Nearly 540,000 New Jerseyans stand to lose health insurance by 2026 if a Republican rewrite of the Affordable Care Act that passed the House this year becomes law, according to a report released Wednesday by a liberal think tank, New Jersey Policy Perspective.
Those coverage losses would stem mostly from a reduction of funding for a Medicaid expansion that Gov. Chris Christie accepted in 2013 under the ACA. Policy Perspective estimated that would “result in a $28 billion loss in federal funds over 10 years and cut about 54,000 jobs.”
Rep. Tom MacArthur (R-3) was one of the primary architects of an amendment that got the American Health Care Act past the House; the bill is now before the Senate. MacArthur has stood by the AHCA in the face of heated criticism, arguing that it would improve glaring and costly problems in the Affordable Care Act, such as ballooning premiums for some consumers and an exodus by health insurers from new state health insurance marketplaces created by Obamacare.
The NJPP report is largely in line with an analysis by the nonpartisan Congressional Budget Office, which estimated that the AHCA would cut the federal deficit by $110 billion over 10 years and would leave 23 million more Americans without health insurance. A recent analysis of the CBO score by another group found that 470,000 of those affected would be New Jersey residents.
MacArthur spokeswoman Camille Gallo blasted the NJPP analysis as a “dumpster fire report from a liberal special interest group.”
“The truth is simple: The individual marketplace is on the brink of collapse, premiums are soaring, deductibles are through the roof, insurers are leaving in droves, and choices are evaporating,” she said. “Congressman MacArthur doesn’t waste his time pontificating about special interest group reports. He is busy working on fixing the big problems facing our nation, which many in the media and liberal special interest world would prefer to ignore.”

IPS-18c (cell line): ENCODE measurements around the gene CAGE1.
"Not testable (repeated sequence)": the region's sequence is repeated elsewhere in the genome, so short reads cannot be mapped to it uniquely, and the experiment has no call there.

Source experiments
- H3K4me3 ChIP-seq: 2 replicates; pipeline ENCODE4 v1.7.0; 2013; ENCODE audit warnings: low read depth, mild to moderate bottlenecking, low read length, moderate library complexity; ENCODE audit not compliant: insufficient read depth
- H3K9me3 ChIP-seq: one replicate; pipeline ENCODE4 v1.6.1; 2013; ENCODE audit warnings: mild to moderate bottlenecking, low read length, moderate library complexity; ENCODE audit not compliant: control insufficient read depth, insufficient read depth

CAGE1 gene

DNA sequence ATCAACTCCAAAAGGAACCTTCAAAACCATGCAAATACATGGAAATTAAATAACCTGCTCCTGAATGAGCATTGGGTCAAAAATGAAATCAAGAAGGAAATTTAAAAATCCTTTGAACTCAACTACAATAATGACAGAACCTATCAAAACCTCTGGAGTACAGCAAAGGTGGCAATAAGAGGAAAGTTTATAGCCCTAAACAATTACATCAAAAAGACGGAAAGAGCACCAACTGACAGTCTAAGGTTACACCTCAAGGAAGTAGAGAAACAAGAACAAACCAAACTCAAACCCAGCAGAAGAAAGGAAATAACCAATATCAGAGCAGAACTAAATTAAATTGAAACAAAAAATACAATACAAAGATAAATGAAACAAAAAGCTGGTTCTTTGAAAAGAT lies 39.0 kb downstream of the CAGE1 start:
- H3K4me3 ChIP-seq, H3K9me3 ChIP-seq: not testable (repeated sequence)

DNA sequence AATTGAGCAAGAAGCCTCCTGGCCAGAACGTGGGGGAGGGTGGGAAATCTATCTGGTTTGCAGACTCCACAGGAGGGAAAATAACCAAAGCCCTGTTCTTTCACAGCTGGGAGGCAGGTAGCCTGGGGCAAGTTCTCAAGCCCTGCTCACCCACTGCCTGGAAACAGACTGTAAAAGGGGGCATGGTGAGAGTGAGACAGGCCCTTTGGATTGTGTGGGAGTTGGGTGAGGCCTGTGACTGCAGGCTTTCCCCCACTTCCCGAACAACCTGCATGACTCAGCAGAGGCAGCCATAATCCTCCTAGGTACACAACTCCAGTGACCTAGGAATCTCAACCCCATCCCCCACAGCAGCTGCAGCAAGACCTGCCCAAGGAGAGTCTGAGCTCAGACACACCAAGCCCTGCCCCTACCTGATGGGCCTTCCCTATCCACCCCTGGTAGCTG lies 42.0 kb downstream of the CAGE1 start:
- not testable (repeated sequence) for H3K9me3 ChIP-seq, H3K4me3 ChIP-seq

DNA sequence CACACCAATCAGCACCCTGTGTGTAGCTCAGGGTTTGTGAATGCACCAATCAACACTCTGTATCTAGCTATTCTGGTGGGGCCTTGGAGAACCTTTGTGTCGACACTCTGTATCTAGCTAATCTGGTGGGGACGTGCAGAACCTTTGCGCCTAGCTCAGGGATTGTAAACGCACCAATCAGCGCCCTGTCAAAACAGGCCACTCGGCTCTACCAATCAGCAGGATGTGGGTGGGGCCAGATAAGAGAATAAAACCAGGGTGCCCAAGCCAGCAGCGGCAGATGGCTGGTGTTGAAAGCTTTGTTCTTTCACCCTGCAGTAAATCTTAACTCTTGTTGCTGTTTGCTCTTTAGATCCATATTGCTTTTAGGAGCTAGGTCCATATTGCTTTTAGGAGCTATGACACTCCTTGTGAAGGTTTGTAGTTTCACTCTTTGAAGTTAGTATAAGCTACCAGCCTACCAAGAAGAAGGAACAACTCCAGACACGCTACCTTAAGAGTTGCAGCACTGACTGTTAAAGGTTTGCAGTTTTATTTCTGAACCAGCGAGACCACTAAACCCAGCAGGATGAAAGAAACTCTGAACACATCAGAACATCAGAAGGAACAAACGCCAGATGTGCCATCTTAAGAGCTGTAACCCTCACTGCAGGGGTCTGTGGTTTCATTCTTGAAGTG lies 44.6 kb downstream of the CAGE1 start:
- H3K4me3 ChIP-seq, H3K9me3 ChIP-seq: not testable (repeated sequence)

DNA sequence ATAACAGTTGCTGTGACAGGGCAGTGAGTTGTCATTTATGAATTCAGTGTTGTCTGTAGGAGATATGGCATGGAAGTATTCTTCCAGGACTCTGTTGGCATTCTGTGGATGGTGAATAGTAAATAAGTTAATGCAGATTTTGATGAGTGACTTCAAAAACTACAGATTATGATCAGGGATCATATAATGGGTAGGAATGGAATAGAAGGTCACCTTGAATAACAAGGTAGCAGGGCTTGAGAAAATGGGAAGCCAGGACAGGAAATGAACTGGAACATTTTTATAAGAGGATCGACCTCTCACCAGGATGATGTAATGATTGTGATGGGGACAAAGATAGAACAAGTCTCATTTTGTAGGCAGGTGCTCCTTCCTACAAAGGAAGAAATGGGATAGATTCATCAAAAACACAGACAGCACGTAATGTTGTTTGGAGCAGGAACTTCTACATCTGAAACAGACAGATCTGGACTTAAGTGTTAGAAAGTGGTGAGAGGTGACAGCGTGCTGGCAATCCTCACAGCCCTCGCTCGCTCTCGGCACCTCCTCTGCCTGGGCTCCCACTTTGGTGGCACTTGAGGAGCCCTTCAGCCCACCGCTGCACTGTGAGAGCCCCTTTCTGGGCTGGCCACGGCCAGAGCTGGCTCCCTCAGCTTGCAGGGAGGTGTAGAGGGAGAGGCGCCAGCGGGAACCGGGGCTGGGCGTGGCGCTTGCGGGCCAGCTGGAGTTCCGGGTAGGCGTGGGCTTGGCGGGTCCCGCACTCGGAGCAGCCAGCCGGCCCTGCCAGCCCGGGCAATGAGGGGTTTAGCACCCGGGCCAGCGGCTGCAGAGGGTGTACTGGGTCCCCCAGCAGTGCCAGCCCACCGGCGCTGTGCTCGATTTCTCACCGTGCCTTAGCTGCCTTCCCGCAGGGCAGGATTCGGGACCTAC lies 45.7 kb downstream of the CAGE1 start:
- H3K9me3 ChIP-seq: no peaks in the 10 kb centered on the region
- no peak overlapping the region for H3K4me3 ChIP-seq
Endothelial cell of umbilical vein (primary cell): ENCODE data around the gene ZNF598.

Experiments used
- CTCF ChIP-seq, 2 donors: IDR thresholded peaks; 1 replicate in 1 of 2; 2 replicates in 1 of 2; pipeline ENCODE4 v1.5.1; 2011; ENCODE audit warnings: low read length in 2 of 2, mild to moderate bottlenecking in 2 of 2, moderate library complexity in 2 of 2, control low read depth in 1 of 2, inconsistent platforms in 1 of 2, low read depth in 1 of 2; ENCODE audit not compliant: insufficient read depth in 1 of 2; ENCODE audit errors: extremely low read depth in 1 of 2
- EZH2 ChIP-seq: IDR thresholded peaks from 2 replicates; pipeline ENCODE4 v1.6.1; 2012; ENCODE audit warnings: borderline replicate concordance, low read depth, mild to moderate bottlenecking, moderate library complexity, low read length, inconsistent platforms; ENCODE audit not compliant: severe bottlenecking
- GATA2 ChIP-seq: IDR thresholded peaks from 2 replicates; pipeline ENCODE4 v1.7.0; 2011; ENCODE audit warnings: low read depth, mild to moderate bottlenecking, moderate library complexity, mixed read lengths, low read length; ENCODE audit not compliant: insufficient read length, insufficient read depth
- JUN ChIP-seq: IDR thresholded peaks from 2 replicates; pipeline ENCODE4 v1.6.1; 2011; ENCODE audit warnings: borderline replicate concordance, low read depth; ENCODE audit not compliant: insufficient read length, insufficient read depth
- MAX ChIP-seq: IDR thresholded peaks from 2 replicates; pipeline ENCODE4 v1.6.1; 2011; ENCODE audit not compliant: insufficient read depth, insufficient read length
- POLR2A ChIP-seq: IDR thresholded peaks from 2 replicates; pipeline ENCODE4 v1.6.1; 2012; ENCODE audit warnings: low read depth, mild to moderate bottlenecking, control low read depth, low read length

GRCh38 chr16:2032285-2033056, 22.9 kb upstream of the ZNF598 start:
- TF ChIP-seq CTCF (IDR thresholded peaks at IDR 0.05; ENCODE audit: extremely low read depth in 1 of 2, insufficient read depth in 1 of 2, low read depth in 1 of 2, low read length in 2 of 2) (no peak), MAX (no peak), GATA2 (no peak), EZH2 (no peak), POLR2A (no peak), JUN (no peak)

According to NJPP, MacArthur’s district would see a 112 percent increase in the number of uninsured residents. The only other New Jersey House member to vote yes on the legislation was Rep. Rodney Frelinhuysen (R-11). NJPP said that Frelinghuysen’s district could see a 100 percent spike in the number of uninsureds.
MacArthur has also gone on offense against the CBO since its score was released in May.
“The Affordable Care Act is on the brink of collapse and no bureaucratic government report can change that,” MacArthur said in a statement last month. “While I certainly respect the work of the Congressional Budget Office and the staff there, it is important to remember how wildly inaccurate they have been on projections related to the Affordable Care Act: Their projections on enrollment in the ACA in 2016 were off by a staggering 12 million people — or 120 percent.”
Correction (June 22): This story has been updated to reflect that the Congressional Budget Office did not estimate that 470,000 fewer New Jerseyans would have health coverage through 2026 if the American Health Care Act became law. The CBO calculated that 23 million fewer Americans would have coverage, and a separate group produced the 470,000 estimate for New Jersey. The AHCA also does not eliminate a Medicaid expansion for the states, although it does reduce reimbursement rates substantially.